The show's much-vaunted inventiveness is starting to seem detrimental, too, because it's concentrated in the margins. I'm in favor of the series embracing its latent surrealist streak -- an inclination that links "Glee" with "The Singing Detective" and "Twin Peaks" -- but only if it has the chops to pull it off. Unfortunately, except for "Grilled Cheesus" -- an episode built around an earnest, Afterschool Special-style contemplation of faith that improbably turned out to be one of the series' boldest, silliest, maybe finest hours -- I have yet to see evidence that "Glee" can sustain that level of deranged genius for more than a few minutes at a time. If, in fact, it can't sustain it -- if, as I wrote elsewhere, Ryan Murphy and company can't really and truly bring the crazy -- the series should keep that impulse tamped down and indulge it selectively. As is, the insanity is just too pervasive and indiscriminate. Not everyone can be David Lynch.

The show's fixation on Sue Sylvester is a manifestation of that "When in doubt, go weird" ethos. Sue is hilarious in small doses and her monologues are magnificent. But the more strenuously the writers foreground Sue, the less exciting and credible she becomes. The Season 2 subplot that found Sue taking over the school was silly and excessive even by "Glee" standards, and poorly thought out. The episode a couple of weeks ago where Sue became obsessed with blasting one of her Cheerios out of a giant cannon was another example of ill-advised too-muchness. The subplot wasted nearly a third of an episode on pointless and increasingly unfunny slapstick. The plan seemed reckless even by Sue's standards. The Cheerios who entertained the possibility of taking part in it seemed even more brainless than usual. (Do they lack even the most basic mammalian self-preservation instinct?) 

I hope "Glee" won't ever again try to resolve a troublesome plot by creating a second, shadow "Glee" within the original -- which is what happened this year when Kurt Hummel (Chris Colfer) escaped bullying by a closeted football thug and an all-around climate of homophobia at William McKinley High by transferring to queer-friendly, all-male prep school that fans have dubbed 'Gay Hogwarts.' The problem isn't that the school is a ridiculous fantasy (much of "Glee" fits that description), but that it removes Kurt from the thick of the show's action, creating a show-within-a-show that's dull compared to the original. Kurt's mooning over Blaine (Darren Criss) has proved as much an emotional dead-end as his prior infatuation with his future stepbrother Finn (Cory Montieth) -- and dramatically inert as well. That "Yay, he's in love with me ... Oh, wait a second, he's talking about somebody else!" bit wasn't just played-out; it made Kurt seem as though he'd learned nothing from the Finn misadventure. And it made Blaine, a character previously established as kind, sensitive and classy, seem like a raging narcissist and a Brittany Pierce-level dummy. (It never occurred to Blaine to make sure the object of his affection was out of the closet at work before barging in there and serenading him?)  The Gay Hogwarts stuff has been an unnecessary and mostly unenlightening detour. Every second spent at at that prep school is a second that could be spent back at McKinley confronting the ugliness that drove Kurt away -- and putting Kurt on the front line of that confrontation. (Plus, McKinley's a big public school. There must be at least one other halfway-appealing gay boy enrolled there, right? Why subcontract that part of Kurt's evolution to the private sector? Especially when it's all just a tease?)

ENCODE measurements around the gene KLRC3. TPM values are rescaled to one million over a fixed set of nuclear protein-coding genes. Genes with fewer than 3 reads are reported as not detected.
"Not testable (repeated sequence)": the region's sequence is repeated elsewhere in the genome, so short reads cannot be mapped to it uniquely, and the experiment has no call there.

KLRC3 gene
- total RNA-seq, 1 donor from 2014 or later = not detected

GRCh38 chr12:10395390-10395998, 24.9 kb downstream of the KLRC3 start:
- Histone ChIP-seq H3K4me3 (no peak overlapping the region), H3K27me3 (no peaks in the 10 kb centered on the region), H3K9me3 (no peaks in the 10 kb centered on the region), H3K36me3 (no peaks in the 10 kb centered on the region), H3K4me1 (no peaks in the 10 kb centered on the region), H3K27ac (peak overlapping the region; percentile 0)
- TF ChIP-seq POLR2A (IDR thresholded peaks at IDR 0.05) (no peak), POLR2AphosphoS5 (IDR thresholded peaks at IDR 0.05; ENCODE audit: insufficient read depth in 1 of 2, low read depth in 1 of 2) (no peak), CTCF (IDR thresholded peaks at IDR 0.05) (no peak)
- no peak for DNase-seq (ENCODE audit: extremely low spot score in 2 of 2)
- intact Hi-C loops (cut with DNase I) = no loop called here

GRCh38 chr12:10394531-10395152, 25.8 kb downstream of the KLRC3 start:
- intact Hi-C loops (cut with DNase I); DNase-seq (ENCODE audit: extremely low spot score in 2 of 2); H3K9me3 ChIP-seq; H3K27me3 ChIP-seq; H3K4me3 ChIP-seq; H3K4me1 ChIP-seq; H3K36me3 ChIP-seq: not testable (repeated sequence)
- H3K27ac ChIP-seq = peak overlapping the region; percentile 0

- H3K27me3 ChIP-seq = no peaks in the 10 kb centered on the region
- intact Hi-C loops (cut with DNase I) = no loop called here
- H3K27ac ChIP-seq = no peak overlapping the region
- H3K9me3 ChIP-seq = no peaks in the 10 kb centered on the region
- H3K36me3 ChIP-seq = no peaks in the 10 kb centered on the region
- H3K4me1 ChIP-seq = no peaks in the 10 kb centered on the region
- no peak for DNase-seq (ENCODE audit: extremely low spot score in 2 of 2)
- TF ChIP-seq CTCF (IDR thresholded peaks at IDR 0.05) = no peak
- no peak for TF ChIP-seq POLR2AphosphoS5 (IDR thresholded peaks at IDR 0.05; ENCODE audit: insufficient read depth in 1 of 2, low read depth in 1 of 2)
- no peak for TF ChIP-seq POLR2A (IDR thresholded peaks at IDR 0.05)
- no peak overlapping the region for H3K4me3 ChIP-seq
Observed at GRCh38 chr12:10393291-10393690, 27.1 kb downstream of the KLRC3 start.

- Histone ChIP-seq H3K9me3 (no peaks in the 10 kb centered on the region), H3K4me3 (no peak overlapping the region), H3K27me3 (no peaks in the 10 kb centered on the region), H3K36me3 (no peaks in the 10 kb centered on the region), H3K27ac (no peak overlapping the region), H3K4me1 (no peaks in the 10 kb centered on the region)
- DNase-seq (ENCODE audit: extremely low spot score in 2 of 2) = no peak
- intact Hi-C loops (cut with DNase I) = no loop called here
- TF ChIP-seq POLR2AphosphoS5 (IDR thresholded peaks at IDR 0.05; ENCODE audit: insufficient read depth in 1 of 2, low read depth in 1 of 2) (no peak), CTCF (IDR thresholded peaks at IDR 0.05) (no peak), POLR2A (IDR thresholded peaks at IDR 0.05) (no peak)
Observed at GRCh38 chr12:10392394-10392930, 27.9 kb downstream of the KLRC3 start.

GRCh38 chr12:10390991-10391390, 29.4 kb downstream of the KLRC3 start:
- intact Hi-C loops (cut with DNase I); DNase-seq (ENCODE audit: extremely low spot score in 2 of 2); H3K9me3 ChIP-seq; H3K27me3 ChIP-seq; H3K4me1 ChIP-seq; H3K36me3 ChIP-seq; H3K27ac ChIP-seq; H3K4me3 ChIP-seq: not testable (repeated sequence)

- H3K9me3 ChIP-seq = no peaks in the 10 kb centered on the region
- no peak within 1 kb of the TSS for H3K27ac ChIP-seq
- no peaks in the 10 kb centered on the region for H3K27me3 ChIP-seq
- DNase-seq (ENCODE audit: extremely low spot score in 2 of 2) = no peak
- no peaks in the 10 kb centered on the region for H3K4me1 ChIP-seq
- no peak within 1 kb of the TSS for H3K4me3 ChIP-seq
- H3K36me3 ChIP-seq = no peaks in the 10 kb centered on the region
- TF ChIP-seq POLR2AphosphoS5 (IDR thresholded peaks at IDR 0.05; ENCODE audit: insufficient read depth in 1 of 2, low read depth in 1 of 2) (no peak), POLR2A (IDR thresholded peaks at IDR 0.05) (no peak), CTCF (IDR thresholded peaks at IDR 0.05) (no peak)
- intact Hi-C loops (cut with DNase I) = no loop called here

"Glee" is still a brilliant series -- or at least a series with the potential to be brilliant -- and I continue to admire its goofball inventiveness. Its lamest hour is more imaginative than the greatest hours of more conventional shows.  It's not as though you can watch a "Glee" episode in which football players and cheerleaders boogie on a gridiron while dressed like "Thriller" zombies and a cheerleading coach fires a mannequin out of a gigantic cannon and think, "Oh, come on -- not that again." 

But to be great long-term, a series also has to have a centered quality, a sense of proportion, and an ability to buckle down and focus on the basics: characterization, plot, theme. Where are we? What's happening, what does it mean, and by the standards of this fictional universe, is it credible? Are the characters behaving consistently given what we know about them, or are they doing and saying whatever the plot requires them to say and do at any given moment? (See Puckerman, Noah, and Zizes, Lauren, and "Girls, Fat Bottomed." I can buy that the skinny chick-chasing Puck might develop a thing for the plus-size Lauren, but I don't believe he'd pursue her quite so openly, or that Lauren would respond to him in such a controlled, even world-weary manner.)  Does this series know what it's doing from week to week, and minute to minute? Or is it just dancing as fast as it can?

I hope "Glee" gets a grip on itself and returns to some semblance of consistency and sense. Right now it's the network TV show as brilliant cokehead pal -- lively, charming and funny, but also manic, scattered and inept; the sort of friend who would show up during the last 10 minutes of your birthday party looking like he just rolled out of a dumpster, and regift you a present you gave him last year -- with the shrink-wrap still on it.  You look at a friend like that and think, Deep down, he's still the same person he always was -- and even at his worst, he has his moments. But you also wonder if those moments are worth the trouble.

By Matt Zoller Seitz